GBS Art Exhibit Highlights Immigration Stories

A student shared her experience working in a Chinese labor camp as her family left North Korea to come to America. A teacher shared her father’s story of coming to America from former Yugoslavia.

These are two of 57 stories displayed at Glenbrook South High School by Students Organized Against Racism, agroup created this year to raise awareness around race issues, as part of an art exhibit that highlights immigrant stories within the school community, said sponsor Emily Ekstrand. The stories are pinned on a hallway wall around 114 painted cardboard butterflies, she said.

GBS principal Lauren Fagel said she was “blown away” by the students’ project idea. She added that the school does not collect data on how many students are immigrants and has “no way of guessing.”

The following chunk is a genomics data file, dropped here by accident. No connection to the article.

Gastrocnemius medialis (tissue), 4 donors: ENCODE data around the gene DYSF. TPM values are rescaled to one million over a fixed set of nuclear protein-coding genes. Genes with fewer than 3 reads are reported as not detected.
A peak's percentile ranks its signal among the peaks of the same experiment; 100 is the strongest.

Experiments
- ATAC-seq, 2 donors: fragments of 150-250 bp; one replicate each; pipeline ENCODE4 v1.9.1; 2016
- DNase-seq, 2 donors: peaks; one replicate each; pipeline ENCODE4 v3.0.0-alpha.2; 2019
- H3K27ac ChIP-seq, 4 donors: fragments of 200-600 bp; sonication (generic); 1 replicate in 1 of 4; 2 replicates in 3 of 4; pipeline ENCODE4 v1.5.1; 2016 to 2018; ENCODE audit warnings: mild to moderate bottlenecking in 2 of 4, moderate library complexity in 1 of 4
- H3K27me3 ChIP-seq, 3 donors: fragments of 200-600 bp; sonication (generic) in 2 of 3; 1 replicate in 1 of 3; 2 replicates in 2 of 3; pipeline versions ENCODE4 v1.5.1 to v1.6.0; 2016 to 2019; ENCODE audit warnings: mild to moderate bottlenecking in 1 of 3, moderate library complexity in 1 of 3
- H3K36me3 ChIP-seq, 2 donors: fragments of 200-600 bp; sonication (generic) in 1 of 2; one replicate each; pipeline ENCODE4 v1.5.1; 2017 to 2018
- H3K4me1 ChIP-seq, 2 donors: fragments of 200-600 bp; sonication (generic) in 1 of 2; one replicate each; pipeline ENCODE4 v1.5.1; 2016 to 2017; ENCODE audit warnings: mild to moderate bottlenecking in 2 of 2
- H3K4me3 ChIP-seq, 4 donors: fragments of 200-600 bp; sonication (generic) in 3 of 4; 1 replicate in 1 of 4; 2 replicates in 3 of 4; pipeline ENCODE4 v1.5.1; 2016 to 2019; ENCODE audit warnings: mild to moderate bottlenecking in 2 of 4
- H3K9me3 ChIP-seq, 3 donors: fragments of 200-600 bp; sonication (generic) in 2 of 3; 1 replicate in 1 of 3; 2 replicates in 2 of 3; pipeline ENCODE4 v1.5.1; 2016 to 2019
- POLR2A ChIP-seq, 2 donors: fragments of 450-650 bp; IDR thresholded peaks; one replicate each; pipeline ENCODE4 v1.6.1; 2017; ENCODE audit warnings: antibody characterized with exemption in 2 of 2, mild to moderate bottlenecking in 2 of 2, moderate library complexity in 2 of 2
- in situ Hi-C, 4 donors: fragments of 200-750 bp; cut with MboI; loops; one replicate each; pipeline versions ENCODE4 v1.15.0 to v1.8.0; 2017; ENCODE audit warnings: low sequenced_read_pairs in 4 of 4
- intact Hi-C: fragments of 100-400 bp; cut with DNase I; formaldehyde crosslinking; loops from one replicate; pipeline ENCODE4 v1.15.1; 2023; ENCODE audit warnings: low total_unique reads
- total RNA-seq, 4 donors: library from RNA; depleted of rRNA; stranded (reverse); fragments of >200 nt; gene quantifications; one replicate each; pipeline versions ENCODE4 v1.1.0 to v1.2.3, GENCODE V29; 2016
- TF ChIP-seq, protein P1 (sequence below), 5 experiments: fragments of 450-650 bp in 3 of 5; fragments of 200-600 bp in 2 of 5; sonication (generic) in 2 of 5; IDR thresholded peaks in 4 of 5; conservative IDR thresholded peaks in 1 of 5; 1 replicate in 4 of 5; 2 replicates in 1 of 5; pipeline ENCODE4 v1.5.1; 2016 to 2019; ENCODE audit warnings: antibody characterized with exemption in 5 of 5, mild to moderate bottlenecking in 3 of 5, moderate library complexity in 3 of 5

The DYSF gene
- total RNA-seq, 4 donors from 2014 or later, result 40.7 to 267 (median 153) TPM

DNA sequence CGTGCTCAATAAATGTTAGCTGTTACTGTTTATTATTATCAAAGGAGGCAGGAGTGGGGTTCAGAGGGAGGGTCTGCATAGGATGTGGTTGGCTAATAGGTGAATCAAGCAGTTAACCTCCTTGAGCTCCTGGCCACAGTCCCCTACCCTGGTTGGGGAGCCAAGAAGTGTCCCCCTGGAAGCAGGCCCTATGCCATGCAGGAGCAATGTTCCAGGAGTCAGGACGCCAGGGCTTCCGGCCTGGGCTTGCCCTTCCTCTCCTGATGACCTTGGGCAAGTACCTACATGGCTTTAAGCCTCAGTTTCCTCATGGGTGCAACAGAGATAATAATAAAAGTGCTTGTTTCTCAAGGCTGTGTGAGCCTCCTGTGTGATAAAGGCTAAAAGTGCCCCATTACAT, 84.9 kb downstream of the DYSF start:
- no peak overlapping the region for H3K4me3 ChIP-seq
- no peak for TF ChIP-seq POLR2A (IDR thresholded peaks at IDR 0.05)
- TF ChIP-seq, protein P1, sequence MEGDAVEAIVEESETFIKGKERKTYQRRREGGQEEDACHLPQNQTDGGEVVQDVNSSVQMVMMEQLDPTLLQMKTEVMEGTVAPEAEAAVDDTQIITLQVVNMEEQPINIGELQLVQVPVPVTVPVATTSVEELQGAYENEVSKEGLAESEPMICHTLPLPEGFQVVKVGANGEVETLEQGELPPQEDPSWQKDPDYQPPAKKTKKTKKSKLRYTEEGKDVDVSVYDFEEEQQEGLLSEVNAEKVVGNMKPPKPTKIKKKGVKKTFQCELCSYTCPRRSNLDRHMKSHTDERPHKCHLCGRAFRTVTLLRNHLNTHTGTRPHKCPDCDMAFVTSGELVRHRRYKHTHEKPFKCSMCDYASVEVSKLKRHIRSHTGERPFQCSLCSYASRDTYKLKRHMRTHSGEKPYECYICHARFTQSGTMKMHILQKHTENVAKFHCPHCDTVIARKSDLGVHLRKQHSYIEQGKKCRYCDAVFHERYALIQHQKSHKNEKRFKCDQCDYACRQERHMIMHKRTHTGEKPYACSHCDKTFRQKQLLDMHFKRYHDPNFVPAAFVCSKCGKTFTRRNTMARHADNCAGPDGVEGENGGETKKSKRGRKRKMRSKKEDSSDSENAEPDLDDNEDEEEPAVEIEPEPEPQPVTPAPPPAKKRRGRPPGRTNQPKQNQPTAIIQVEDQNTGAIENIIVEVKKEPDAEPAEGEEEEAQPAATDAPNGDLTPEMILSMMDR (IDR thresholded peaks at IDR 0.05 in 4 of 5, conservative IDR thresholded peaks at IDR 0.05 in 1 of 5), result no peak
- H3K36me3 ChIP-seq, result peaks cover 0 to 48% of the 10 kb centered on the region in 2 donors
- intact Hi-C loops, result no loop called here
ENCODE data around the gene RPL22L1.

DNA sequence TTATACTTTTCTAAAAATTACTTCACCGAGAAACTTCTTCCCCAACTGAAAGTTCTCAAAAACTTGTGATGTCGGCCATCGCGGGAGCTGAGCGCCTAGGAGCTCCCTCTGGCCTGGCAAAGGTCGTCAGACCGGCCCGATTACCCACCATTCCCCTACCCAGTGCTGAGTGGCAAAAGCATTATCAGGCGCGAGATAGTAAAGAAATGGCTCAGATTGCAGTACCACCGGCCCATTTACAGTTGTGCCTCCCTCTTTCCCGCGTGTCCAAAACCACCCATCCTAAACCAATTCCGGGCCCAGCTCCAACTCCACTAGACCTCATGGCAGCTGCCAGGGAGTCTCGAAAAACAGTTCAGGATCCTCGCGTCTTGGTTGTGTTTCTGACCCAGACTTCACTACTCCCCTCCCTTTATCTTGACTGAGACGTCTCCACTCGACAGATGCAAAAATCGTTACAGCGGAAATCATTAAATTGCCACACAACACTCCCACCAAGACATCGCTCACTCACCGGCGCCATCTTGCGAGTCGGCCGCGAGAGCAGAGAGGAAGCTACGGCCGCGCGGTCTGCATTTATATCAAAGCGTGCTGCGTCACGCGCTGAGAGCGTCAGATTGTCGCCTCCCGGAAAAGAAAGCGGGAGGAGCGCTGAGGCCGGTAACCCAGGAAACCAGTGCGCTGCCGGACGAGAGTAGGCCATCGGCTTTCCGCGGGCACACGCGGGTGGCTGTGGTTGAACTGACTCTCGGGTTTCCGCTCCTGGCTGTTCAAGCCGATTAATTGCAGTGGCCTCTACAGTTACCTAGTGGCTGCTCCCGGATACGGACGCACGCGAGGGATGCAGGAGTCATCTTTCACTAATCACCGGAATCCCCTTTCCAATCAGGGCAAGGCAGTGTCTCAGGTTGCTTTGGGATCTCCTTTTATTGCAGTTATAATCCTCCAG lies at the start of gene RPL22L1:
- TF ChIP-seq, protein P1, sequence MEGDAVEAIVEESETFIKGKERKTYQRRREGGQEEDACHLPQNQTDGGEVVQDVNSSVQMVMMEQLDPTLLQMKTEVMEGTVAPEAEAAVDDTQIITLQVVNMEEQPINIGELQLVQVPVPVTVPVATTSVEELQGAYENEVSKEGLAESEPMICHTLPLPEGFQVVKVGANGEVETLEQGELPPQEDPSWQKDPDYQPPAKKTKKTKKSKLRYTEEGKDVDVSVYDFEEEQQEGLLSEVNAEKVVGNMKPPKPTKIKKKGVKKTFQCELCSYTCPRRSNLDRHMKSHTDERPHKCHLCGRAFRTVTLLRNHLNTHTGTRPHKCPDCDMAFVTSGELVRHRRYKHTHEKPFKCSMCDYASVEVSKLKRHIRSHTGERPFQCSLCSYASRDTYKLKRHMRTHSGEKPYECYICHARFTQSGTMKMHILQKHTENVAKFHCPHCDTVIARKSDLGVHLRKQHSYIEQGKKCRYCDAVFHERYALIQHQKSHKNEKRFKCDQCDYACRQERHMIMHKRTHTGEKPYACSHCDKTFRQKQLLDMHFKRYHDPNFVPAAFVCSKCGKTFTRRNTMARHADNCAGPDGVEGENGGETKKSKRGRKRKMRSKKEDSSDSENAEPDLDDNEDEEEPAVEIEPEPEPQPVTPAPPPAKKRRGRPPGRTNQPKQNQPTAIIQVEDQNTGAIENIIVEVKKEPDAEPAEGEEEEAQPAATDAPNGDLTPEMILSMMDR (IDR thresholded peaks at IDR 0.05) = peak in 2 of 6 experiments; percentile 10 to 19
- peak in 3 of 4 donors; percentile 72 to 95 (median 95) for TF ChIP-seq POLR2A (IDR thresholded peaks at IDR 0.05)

“The exhibit mostly says that we acknowledge, support and embrace everyone’s story,” she said. “The exhibit hit on an aspect of our diversity that maybe hasn’t been brought to the forefront before, and that’s this notion of immigration stories.”

Students involved in the organization came up with the idea on the Feb. 16 A Day Without Immigrants protest, Ekstrand said. That day, the organization held “an emergency meeting” and decided it wanted to do more to raise awareness about immigrant issues in the school, she said.

Junior Sana Bouacha said she likes reading Humans of New York, a blog that shares the stories of New York City residents, so she came up with the idea to share immigrant stories in a similar way.

“A lot of people don’t really know who the immigrants are in this school, or what they go through, so I hope this project has brought an understanding to … what an immigrant had to go through to get here,” Bouacha said.

By Alexandra Kukulka for Chicago Tribune
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